It’s so excited. Not necessarily really reflecting on how stressful it actually was. It’s funny when you look back and you think, oh, you know, working all those hours and doing all these things and learning everything new. It was bonkers really. It’s a good first year and you meet lots of new people which is really exciting and lots of other people in business. There’s this real energy around people who work for themselves. I think that was one of my favourite things, actually. First is that the people that I met and how inspiring I found them all.
Neil: Yeah, I think we’ve been also been fortunate that there is four of us or now five. It wasn’t lonely in that respect, I can imagine a lot of people will set up on their own, but therefore reach out.
LinkedIn is good in a way now or better for reaching out and looking for support and stuff. So that’s a big help.
Libby: Oh, absolutely, there are tons of places you can get support. Facebook, there’s loads of Facebook groups which are designed just for that rather than being practical rather than let’s give each other a hug. Like what do you kind of need. Social media is a great place to reach out and get that American expression, to get help. What would you say is the one key thing that you’ve learnt in your first year of business and in this pandemic year that will help another business owner either about the way you market your business or something to do with the Start-Up?
Neil: Don’t take what you’ve heard too much from focussing on maybe tech and marketing as a thing and don’t just accept oh that might not be appropriate. It might not work. Just try it. We’ve tried so many things and some things have worked. Some things we’re still trying. Some things we are still yet to try. But we’re willing. Most things cost something, whether it’s time or money. But do it, just try it.
You might be surprised. We didn’t know how certain things would work out, what we’ve done, what we’ve picked. I don’t know, 70 percent of things have probably worked without knowing what actually has but, it’s been quite high. I think some people have got into them thinking, why are we doing it that way or this way? Used to work for me. Well, let’s try this. I think it’s not rocket science. Don’t be afraid.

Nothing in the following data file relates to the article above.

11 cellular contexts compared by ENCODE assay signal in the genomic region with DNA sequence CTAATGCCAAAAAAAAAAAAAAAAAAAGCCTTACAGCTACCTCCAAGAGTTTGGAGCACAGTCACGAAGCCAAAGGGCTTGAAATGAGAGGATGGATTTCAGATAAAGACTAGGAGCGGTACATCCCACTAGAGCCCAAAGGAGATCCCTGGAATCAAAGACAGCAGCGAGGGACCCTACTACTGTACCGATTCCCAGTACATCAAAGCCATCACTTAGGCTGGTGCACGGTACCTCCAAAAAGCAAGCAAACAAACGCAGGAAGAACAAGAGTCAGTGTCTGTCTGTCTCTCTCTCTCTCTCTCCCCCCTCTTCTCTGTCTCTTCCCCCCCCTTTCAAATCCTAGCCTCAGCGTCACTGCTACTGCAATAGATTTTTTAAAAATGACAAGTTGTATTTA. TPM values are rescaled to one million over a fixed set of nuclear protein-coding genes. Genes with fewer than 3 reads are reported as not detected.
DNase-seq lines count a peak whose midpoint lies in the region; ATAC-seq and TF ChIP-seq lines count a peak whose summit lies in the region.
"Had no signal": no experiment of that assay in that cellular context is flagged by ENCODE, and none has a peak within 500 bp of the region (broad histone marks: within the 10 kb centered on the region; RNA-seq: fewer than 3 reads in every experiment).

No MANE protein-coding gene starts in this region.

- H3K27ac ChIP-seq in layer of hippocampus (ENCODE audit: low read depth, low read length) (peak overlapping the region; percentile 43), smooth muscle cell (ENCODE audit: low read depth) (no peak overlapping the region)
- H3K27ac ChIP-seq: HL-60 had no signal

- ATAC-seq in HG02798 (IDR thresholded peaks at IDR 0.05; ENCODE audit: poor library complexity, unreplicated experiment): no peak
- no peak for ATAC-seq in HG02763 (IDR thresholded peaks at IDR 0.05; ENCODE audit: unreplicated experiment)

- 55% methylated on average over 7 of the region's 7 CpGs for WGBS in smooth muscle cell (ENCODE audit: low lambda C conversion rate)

Libby: No, it’s a really good lesson actually. Just because it’s always been done that way. Don’t be afraid to do it. Yeah, I think you’re absolutely right there and breaking the mould and trying things that perhaps work in other industries.
Neil: Back to this oh, this doesn’t work in our industry. Well as long as you can do it in the regulatory environment, then why not.
Libby: Absolutely. One thing that I have really liked about this this last year is the fact that, everybody’s had to adapt and it has made some stuffy unapproachable industries just have to be like the rest of us and admit that they are just people, doing jobs and serving people, like we all are. That has been really, really positive. Really refreshing, actually. I think it’s been good for your business that you’ve kind of had to start like that.
I mean, I’m sure you would have done anyway because, you’ve set up new and you’re obviously innovative and all of that. But actually having to think differently, made you think even more differently than you would have done which is great. So that’s fab. Well done on your first year almost what day is it officially.
Neil: The 20th of April.
Libby: We’ve got another month yet so I’m sure it’ll be fine. You’ll be fine once you got the first year hurdle out the way then that’s it.
Neil: Actually, another thing is use professionals – reach out to people like you and like other people just for a chat. Just don’t be afraid. Message, I suppose, but lean on people with expertise, even if it’s just. Most people will happily give five, 10, 15, whatever for a chat.
Libby: You’re absolutely right. I sometimes message it mostly through Instagram, the big people in my industry, the leading people and you think, well they’re not going to reply to me, who am I? But actually, you start these quite interesting conversations and it’s remembering that all these people are just people. They’ve been through everything that we’re going through. They’re sometimes quite happy to help. I love it when I get messages from people saying, what do you think about so and so? I’m like ah-ha, yeah, let me tell you about that. It’s great. It’s really flattering to be on the expert end. When you’re on the question asking and be inquisitive it’s great to be able to be helped. So, yeah, you’re absolutely right.